By Patrick Hedlund
DNAinfo News Editor
CHINATOWN — Charges of racism by proponents of a business improvement district in Chinatown entered an already heated debate over the controversial plan that would include a sliver of what many see as their turf in SoHo.
The proposal landed Thursday night in front of Community Board 2's land use committee, one of many stops for the BID's supporters during their push to establish a street-cleaning program that would charge property owners for the services.
Since the district covers streets on what SoHo residents consider their neighborhood — specifically a strip on the west side of Lafayette Street between Grand and Broome streets — a few locals spoke out in opposition to the plan they believe infringes on their interests.
After one longtime SoHo resident, Lora Tenenbaum, argued that the BID needs to butt out of her neighborhood because the area already benefits from street-cleaning services, one of the district's chief backers suggested that the comments were motivated by something else.
"It's silly to the point of racist," said Michael Salzhauer, co-chairman of the BID's steering committee, of resistance to a program aimed at beautifying local streets. "Cleaning benefits everybody."
Committee member Tobi Bergman took issue with the allegations, saying that people should be careful about throwing around claims of racism when discussing downtown's borders.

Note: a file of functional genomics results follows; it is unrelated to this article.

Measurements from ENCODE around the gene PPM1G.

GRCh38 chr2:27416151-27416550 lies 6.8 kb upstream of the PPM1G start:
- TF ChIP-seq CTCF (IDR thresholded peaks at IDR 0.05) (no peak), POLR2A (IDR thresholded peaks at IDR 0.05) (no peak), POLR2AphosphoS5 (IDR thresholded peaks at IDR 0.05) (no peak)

"It is a city of neighborhoods, and I do think names… are important," he said.
Nonetheless, an employee of P.S. 130 on Baxter Street, which lies within the BID's proposed boundaries, countered that "racism is alive and well" in these types of proceedings.
The employee, Kate Webster, noted that one of the school's Chinese-American principals endured racist remarks from non-Chinese parents when she took over the post.
But Bergman shot back that race has nothing to do with a business improvement district.
"It sounds to me like people are being accused of racism," he said. "That strikes me as entirely inappropriate."
Members did acknowledge that the street in question, which covers just seven lots on side of Lafayette Street, does appeared "gerrymandered" into the plan, but proponents said that property owners there had already expressed a desire to be included in the BID.
Ultimately, the committee voted near-unanimously to approve the proposal, asking only that its organizers provide evidence that owners in the contested area on Lafayette Street support the plan.
The majority of speakers during the lengthy meeting voiced support for the BID, including Councilwoman Maragaret Chin, multiple property owners, residents, and even a representative from a swanky hotel located within the district's proposed boundaries.
"Whether you're for or not for the BID, this is what democracy's all about," Chin said of the dialogue surrounding the plan, prior to Salzhauer's statements.
"Take a leap of faith with us that this is the right thing to do," she added.
The business improvement district is the brainchild of the Chinatown Partnership Local Development, which has used millions of city grant money to clean the neighborhood's streets since 2006. However, the funds will run out at the end of the year, so the Partnership has been touring local community in search of approval for the plan.
Community Board 3, where the bulk of the district would land, unanimously supported the program last week.
The proposal goes before Community Board 1 on Dec. 15.